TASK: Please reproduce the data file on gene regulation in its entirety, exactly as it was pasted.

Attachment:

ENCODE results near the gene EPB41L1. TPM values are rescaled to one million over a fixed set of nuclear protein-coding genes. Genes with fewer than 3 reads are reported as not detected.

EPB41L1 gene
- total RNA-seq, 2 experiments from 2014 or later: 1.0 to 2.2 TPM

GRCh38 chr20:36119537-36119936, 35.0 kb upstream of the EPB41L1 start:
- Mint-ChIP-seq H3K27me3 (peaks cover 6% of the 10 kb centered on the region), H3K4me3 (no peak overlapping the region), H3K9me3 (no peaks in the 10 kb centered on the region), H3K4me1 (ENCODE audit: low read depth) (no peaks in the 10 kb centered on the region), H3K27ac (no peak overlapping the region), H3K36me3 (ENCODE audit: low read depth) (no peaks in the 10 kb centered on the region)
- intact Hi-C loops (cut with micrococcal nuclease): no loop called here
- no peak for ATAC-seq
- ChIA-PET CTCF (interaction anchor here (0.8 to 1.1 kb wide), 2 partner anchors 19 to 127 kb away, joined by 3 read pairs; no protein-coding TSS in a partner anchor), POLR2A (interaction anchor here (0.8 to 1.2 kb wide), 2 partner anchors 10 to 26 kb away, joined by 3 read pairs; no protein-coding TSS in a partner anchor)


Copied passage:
ENCODE results near the gene EPB41L1. TPM values are rescaled to one million over a fixed set of nuclear protein-coding genes. Genes with fewer than 3 reads are reported as not detected.

EPB41L1 gene
- total RNA-seq, 2 experiments from 2014 or later: 1.0 to 2.2 TPM

GRCh38 chr20:36119537-36119936, 35.0 kb upstream of the EPB41L1 start:
- Mint-ChIP-seq H3K27me3 (peaks cover 6% of the 10 kb centered on the region), H3K4me3 (no peak overlapping the region), H3K9me3 (no peaks in the 10 kb centered on the region), H3K4me1 (ENCODE audit: low read depth) (no peaks in the 10 kb centered on the region), H3K27ac (no peak overlapping the region), H3K36me3 (ENCODE audit: low read depth) (no peaks in the 10 kb centered on the region)
- intact Hi-C loops (cut with micrococcal nuclease): no loop called here
- no peak for ATAC-seq
- ChIA-PET CTCF (interaction anchor here (0.8 to 1.1 kb wide), 2 partner anchors 19 to 127 kb away, joined by 3 read pairs; no protein-coding TSS in a partner anchor), POLR2A (interaction anchor here (0.8 to 1.2 kb wide), 2 partner anchors 10 to 26 kb away, joined by 3 read pairs; no protein-coding TSS in a partner anchor)